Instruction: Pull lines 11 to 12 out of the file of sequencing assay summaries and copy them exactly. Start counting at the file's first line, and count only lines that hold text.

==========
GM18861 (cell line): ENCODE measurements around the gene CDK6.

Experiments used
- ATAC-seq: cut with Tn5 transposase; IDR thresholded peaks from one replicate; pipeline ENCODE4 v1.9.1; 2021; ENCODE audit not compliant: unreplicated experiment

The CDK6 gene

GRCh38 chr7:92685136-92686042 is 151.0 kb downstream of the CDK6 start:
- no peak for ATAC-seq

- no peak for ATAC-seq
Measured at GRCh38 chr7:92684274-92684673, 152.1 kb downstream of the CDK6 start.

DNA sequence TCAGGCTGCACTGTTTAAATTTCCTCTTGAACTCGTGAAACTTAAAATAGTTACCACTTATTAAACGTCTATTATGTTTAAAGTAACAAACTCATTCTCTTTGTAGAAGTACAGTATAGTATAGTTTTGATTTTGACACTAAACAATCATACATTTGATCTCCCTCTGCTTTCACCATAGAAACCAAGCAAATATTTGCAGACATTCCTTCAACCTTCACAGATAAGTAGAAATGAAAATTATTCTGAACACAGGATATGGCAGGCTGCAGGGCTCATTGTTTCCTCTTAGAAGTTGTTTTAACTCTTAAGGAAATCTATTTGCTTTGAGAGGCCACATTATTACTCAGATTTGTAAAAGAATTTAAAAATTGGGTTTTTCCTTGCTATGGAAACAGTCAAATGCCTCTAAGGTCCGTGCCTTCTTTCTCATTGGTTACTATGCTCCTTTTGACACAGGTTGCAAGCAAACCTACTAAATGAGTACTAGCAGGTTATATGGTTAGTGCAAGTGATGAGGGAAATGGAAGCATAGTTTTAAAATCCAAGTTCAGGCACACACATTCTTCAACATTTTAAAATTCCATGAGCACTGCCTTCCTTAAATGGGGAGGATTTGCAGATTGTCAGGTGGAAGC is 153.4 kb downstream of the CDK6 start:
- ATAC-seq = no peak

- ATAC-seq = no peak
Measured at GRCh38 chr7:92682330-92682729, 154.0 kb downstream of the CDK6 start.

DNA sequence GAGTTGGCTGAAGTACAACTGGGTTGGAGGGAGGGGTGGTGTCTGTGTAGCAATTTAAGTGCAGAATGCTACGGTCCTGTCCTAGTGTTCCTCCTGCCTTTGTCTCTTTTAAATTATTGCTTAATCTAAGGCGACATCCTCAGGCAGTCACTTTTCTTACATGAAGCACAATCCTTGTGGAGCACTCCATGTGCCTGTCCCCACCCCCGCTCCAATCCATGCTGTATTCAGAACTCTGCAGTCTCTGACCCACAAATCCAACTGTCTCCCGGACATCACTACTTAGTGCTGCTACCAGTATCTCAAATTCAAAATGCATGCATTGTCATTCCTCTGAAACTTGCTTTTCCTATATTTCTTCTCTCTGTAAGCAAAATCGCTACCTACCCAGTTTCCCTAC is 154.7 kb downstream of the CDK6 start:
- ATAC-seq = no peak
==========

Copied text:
- ATAC-seq = no peak
Measured at GRCh38 chr7:92682330-92682729, 154.0 kb downstream of the CDK6 start.